8 p.m.: dinner under the stars

The Société des Bains de Mer, founded in 1863, is controlled by the government. It manages several casinos, more than 30 restaurants and many five-star hotels. TheMonte-Carlo Beach is a particularly good location. The hotel offers a 115-euro dinner menu (excluding drinks) that can be enjoyed while your feet are in the water. Italian chef Paolo Sari has been given a star in the Michelin Guide with his 100% organic cooking.

Blue Bay chef Marcel Ravin also has a Michelin star. A Martinique native, he mixes different flavors for a unique-tasting result such as his delicious carbonara pasta with truffle cream and papaya. The kitchen can be seen from the dining room, and the service is very friendly and relaxed. Prices are reasonable given the quality of the cooking: It begins at 108 euros for a menu (excluding drinks).

Midnight: moving to Cap-D'Ail

Spending the night in Monaco will cost you more than 450 euros. If you don't want to pay that price, you'll have to go to the next seaside resort, one train station away. It's called Cap-D'ail and is situated in southeastern France.

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Coronavirus

Chinese Students' "Absurd" Protest Against COVID Lockdowns: Public Crawling

While street demonstrations have spread in China to protest the strict Zero-COVID regulations, some Chinese university students have taken up public acts of crawling to show what extended harsh lockdowns are doing to their mental state.

​Screenshot of a video showing Chinese students crawling on a soccer pitch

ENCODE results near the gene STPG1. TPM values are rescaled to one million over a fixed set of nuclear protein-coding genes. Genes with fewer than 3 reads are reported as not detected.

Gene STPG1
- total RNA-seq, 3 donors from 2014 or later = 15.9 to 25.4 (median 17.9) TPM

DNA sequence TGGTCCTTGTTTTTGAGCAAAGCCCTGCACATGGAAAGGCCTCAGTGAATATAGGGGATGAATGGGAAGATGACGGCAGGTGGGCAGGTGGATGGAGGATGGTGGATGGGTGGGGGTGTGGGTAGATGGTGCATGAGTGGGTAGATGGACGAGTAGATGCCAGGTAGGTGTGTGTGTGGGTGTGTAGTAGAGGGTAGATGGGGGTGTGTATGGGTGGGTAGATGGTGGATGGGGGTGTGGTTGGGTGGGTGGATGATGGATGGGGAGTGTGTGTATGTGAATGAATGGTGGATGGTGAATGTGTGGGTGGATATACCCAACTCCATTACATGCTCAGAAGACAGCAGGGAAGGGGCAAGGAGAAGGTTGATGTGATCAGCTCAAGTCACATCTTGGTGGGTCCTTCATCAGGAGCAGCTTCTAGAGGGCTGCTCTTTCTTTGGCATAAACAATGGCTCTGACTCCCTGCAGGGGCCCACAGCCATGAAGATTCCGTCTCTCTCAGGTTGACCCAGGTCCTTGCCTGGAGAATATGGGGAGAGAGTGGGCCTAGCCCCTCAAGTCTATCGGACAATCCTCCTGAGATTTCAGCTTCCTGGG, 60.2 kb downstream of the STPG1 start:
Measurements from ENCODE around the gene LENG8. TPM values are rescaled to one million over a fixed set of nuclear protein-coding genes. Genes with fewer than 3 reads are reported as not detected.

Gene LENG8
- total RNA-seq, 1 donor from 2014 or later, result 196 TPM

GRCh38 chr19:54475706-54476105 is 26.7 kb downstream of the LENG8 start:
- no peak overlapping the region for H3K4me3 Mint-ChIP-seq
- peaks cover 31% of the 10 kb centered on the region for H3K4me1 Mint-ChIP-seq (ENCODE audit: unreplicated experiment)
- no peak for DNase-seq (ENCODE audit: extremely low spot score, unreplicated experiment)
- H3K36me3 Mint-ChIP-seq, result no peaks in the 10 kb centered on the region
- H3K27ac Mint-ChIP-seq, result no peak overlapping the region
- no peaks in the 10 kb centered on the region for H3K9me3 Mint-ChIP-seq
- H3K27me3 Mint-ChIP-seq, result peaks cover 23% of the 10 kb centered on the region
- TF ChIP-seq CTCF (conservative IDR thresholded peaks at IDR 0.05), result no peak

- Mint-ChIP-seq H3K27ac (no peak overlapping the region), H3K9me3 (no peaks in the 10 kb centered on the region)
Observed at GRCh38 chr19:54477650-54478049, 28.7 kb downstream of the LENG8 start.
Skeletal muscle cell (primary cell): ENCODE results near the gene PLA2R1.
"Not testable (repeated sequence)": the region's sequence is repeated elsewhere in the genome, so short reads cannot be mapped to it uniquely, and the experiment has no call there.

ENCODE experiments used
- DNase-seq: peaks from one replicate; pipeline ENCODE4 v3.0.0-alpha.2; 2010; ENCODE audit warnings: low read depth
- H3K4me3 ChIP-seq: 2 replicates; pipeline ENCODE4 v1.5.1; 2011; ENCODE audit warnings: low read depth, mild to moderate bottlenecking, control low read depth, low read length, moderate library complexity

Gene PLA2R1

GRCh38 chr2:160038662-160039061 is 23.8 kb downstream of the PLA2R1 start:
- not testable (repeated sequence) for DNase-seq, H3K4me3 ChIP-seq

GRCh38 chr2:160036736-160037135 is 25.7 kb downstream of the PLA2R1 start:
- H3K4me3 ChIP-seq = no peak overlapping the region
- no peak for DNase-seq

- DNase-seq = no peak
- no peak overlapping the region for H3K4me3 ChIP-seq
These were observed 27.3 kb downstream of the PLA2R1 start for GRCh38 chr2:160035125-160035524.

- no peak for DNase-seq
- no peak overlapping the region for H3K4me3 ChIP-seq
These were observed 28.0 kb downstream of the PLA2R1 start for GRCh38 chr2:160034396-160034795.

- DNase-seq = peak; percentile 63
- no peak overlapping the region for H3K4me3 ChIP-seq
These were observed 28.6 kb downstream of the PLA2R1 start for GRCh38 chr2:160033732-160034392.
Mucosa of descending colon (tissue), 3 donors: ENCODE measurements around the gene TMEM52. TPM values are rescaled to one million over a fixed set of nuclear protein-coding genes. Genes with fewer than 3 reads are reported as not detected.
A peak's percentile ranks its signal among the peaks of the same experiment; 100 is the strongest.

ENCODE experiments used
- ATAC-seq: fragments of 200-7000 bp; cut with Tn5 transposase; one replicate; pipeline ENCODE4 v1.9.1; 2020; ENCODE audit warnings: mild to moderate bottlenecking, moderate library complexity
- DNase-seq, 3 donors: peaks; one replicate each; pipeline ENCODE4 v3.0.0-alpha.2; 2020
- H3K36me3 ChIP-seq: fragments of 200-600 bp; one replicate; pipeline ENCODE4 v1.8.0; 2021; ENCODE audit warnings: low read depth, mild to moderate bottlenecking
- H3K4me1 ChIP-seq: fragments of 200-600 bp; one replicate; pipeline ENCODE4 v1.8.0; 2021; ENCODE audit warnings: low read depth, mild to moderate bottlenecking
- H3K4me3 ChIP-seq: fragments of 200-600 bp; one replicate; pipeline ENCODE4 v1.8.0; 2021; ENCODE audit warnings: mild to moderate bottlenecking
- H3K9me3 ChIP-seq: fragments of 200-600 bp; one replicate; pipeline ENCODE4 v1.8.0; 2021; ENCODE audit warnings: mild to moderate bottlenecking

Screenshot of a video showing Chinese students crawling

Shuyue Chen

Since last Friday, the world has watched a wave of street protests have taken place across China as frustration against extended lockdowns reached a boiling point. But even before protesters took to the streets, Chinese university students had begun a public demonstration that challenges and shames the state's zero-COVID rules in a different way: public displays of crawling, as a kind of absurdist expression of their repressed anger under three years of strict pandemic control.

Xin’s heart was beating fast as her knees reached the ground. It was her first time joining the strange scene at the university sports field, so she put on her hat and face mask to cover her identity.

Kneeling down, with her forearms supporting her body from the ground, Xin started crawling with three other girls as a group, within a larger demonstration of other small groups. As they crawled on, she felt the sense of fear and embarrassment start to disappear. It was replaced by a liberating sense of joy, which had been absent in her life as a university student in lockdown for so long.

Yes, crawling in public has become a popular activity among Chinese university students recently. There have been posters and videos of "volunteer crawling" across universities in China. At first, it was for the sake of "fun." Xin, like many who participated, thought it was a "cult-like ritual" in the beginning, but she changed her mind. "You don't care about anything when crawling, not thinking about the reason why, what the consequences are. You just enjoy it."

The reality out there for Chinese university students has been grim. For Xin, her university started daily COVID-19 testing in November, and deliveries, including food, are banned. Apart from the school gate, all exits have been padlock sealed.